David--I think you are right about the revenue generation, but I'm not sure.  I don't know if the football program has made or lost money in the last 10 years, but I can tell you that it has not generated anywhere near enough revenue to fund much else.  Such financial concerns were a major factor in the elimination of the men's track team.  The men's track team won 3 national championships in the 80s and was consistently in the top 10 during that decade.  When the admissions standards got more difficult for athletics, Coach Wollman still found a way to keep the team always in the top 20.  And yet, the most successful program (in terms of national championships) got axed.  As a member of the track team from 81-84, I'm still upset about that, but that's another story.  The point is that the crappy results on the football field have negatively impacted revenue and thus the entire athletic program.

    That being said, I'll side with you on the "keep working on it" front.  Not having a football program at all has been shown to have a negative effect on the entire university, and I don't see the elimination of football as a viable option.

    Charles

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  6. let me clarify....I was not suggesting that football was profitable (I don't have to see the books to know that it's probably a money loser). I only pointed out that football raises more revenue (in donations and tickets) than the other sports, so the business model may not be the best choice for challenging the program's existence

    Dave

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  7. And let me clarify by stopping my rambling and ranting long enough to say I agree with your points. :-)

    We have a bit of a Catch-22 situation. A perennially poor-to-mediocre football program actually drags down the entire athletic program (by not producing enough revenue and helping fund other programs), but without football you lose the biggest revenue generator that could possibly in the future provide much more revenue.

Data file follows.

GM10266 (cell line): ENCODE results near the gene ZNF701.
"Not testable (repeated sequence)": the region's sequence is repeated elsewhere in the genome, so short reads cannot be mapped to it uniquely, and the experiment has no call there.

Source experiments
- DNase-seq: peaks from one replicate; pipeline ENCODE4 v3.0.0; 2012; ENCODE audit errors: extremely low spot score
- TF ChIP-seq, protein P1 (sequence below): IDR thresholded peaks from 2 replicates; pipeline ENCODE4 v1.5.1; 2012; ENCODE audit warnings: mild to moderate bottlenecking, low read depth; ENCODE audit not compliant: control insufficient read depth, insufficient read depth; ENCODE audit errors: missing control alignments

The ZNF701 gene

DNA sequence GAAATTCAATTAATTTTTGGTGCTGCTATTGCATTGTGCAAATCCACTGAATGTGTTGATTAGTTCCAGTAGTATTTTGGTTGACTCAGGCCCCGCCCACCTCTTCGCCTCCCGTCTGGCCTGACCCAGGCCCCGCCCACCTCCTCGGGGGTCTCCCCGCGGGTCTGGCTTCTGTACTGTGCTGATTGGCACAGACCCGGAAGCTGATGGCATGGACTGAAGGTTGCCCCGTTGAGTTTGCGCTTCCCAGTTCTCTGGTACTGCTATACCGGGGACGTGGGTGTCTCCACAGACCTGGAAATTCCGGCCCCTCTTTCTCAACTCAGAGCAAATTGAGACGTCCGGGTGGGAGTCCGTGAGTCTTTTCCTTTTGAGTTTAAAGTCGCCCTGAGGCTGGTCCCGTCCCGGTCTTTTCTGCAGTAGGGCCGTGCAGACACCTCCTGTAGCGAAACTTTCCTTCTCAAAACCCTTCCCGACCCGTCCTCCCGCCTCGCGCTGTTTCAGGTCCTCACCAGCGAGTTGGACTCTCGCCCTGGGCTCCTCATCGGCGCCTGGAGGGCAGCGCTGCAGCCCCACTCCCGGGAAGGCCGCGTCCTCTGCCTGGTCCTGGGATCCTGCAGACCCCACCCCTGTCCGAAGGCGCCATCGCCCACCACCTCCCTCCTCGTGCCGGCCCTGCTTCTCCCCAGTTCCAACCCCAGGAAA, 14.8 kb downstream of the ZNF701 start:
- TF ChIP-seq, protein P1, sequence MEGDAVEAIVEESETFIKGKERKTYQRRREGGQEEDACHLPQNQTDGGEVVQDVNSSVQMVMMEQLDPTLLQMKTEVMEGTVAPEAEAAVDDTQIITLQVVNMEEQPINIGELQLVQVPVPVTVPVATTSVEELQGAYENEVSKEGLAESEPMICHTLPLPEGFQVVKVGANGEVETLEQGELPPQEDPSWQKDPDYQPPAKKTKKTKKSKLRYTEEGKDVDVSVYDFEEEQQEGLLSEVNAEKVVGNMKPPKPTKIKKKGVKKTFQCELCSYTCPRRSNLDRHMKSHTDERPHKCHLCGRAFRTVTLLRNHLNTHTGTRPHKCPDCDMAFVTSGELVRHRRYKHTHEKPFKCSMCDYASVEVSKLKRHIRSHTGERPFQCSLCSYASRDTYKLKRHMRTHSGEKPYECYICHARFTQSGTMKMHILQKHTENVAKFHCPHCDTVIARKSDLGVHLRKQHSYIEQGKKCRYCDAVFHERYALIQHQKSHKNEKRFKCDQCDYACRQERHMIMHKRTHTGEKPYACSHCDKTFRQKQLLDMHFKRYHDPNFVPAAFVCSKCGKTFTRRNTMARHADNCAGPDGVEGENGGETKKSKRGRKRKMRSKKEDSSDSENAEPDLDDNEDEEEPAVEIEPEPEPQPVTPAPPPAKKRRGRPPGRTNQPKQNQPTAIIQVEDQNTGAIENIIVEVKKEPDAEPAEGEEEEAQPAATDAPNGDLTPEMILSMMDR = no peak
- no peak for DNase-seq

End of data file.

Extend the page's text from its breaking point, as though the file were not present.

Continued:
Charles

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  8. Sam, congratulations! You did a great Substitute Blog and I laughed out loud. Oh, excuse me -- LOL. You even have something like 8 comments already which is really great. Back-and-forth discussion and everything. I think A is going to have to let you take up a permanent post in her substitute blogger stable.

    Karen

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  9. I originally applied the BCG example of growth (seasons wins) vs. market share (conf./div I rankings as a whole). In that mindset, we have had little success on both fronts. If examined from a cash perspective, I would argue high cash usage and low relative cash generation (in other words, if successful we could generate much more) and therefore a question mark according to BCG. I downgraded them to a dog as we have thrown plenty of cash with little results over the last 20 years. I have not seen the financials, but would not be surprised if we operate in the red. Yes, the program generates more money than probably all the other sports combined. But, what if we had a boulevard before basketball, soccer or swim meets?

    We only stayed into the third quarter on Saturday to watch the bands. But, it does seem their existence is almost a nuisance to some in the athletic department. At one point, they even had the audacity to play canned music over the band. I guess I have finally joined my wife’s position of not supporting the athletic department financially; yes, the dream of club seats has faded. Instead, we will continue to send our checks, while small, to Meadows and the History Department – ironically named for Clements who helped us get into this whole mess.

    S

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  10. Woo hoo!  I have vowed to place more comments/discussion because I do follow regularly!

    Nicole

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  11. The solution is obvious: start paying the players again.